featured-image

Pistons add 7-foot-2 Bol in a deal too good to pass up

The Pistons got still younger, surely bigger and certainly a lot more mysterious with the trade that brings Bol Bol to Detroit.

And it’s the mystery part of it that made it an irresistibly worthwhile deal for the Pistons. When there is no discernible downside to a trade, then the upside – no matter how likely or unlikely it is to be realized – demands it be made.

The 7-foot-2 Bol, son of ex-NBA giant Manute Bol, will get opportunity with the Pistons that simply wasn’t available to him on a Denver team with a deep frontcourt and realistic designs on a playoff run behind reigning MVP Nikola Jokic and the likelihood of injured star Jamal Murray’s return.

The deal cost the Pistons Rodney McGruder and the least valuable of the four second-round picks they obtained from Brooklyn in the Sekou Doumbouya trade in September. McGruder is the ultimate solid citizen whose mere presence taught Dwane Casey’s young roster lessons in professionalism that will linger. But getting a shot to land a player who was once in the running to be the No. 1 overall pick in the Zion Williamson-Ja Morant draft is more value than the Pistons could have imagined when they re-signed McGruder to a bargain deal last summer.

Bol’s shooting touch and ball skills are rare for a big man, let alone a 7-foot-2 big man with a 7-foot-7 wingspan and corresponding shot-blocking potential. Defense always will be a question mark for Bol with his strength concerns, but the ceiling is high enough on offense to overwhelm other issues.

Bol has played sparingly, a total of 328 minutes spread across 53 games in his two-plus seasons with Denver. Per 36 minutes, he’s averaged 15.6 points, 6.9 rebounds and 2.0 blocks while shooting .478 overall and .378 from the 3-point arc. There’s something work exploring in all of that. In eight G League games last season, Bol averaged 12.0 points, 5.9 rebounds and 2.3 blocks in 19 minutes a game.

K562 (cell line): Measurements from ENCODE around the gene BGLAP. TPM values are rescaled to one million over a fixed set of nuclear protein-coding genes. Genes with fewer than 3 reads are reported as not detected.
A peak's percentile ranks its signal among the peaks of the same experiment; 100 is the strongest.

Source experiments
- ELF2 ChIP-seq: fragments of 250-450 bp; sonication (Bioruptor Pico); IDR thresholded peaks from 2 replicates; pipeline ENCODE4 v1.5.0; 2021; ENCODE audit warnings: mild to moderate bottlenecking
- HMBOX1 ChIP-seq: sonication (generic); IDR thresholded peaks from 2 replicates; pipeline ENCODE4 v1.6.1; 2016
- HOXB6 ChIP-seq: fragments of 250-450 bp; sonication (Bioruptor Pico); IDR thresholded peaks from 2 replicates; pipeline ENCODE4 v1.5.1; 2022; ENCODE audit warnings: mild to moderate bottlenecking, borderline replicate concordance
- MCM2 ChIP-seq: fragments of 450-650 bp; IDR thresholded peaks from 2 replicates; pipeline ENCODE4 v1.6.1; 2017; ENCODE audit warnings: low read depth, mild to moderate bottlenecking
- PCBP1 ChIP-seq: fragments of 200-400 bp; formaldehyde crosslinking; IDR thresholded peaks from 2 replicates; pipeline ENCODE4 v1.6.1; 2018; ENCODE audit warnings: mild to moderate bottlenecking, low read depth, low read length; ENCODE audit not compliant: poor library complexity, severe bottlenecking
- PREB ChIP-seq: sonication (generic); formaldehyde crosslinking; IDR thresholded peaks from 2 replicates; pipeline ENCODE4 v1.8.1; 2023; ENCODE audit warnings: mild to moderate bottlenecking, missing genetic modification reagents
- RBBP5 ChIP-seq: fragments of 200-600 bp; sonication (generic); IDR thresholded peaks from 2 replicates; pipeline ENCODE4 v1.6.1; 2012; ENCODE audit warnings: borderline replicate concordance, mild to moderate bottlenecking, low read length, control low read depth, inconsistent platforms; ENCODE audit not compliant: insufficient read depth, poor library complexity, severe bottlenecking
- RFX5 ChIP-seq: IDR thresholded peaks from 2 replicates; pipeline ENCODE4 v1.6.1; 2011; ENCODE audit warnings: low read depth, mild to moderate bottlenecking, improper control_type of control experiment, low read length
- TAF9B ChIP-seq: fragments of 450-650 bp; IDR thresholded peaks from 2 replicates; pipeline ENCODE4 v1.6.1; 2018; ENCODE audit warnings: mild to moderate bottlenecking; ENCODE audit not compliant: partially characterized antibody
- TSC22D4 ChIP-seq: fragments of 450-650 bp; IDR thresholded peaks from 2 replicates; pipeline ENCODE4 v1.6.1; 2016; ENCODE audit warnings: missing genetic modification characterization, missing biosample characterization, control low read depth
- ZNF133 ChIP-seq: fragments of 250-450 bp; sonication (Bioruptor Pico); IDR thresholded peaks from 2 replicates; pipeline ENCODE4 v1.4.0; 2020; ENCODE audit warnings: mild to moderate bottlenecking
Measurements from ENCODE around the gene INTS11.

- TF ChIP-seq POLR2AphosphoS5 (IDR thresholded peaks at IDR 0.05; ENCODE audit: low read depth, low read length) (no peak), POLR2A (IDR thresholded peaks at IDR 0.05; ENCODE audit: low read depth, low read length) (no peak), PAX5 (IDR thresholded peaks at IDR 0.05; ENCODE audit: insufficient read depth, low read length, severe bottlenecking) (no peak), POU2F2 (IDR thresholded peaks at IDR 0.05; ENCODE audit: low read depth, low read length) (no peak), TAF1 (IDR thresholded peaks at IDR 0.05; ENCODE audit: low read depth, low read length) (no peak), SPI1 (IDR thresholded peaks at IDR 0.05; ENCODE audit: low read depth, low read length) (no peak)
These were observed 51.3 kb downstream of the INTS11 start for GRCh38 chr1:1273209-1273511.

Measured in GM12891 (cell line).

As for the second-round pick, the one the Pistons are reportedly sending to Denver is Brooklyn’s 2022 pick. Barring injuries to Brooklyn’s superstar core, that pick almost surely will be in the 50s.

With both Jerami Grant and Kelly Olynyk currently out, the Pistons should be able to find immediate minutes for Bol at either center or power forward, the latter position where he’s spent the bulk of his NBA minutes. Isaiah Stewart and second-round rookie Luka Garza are the only centers available on the roster. Trey Lyles has been serving as Stewart’s primary backup most often since Olynyk’s early-November knee injury.

Bol will become a restricted free agent next summer, but the Pistons – who project to have as much or more cap space than any NBA team – will be in the driver’s seat to retain him if Bol shows them enough over the second half of the season. All of that made it a deal too good to pass up.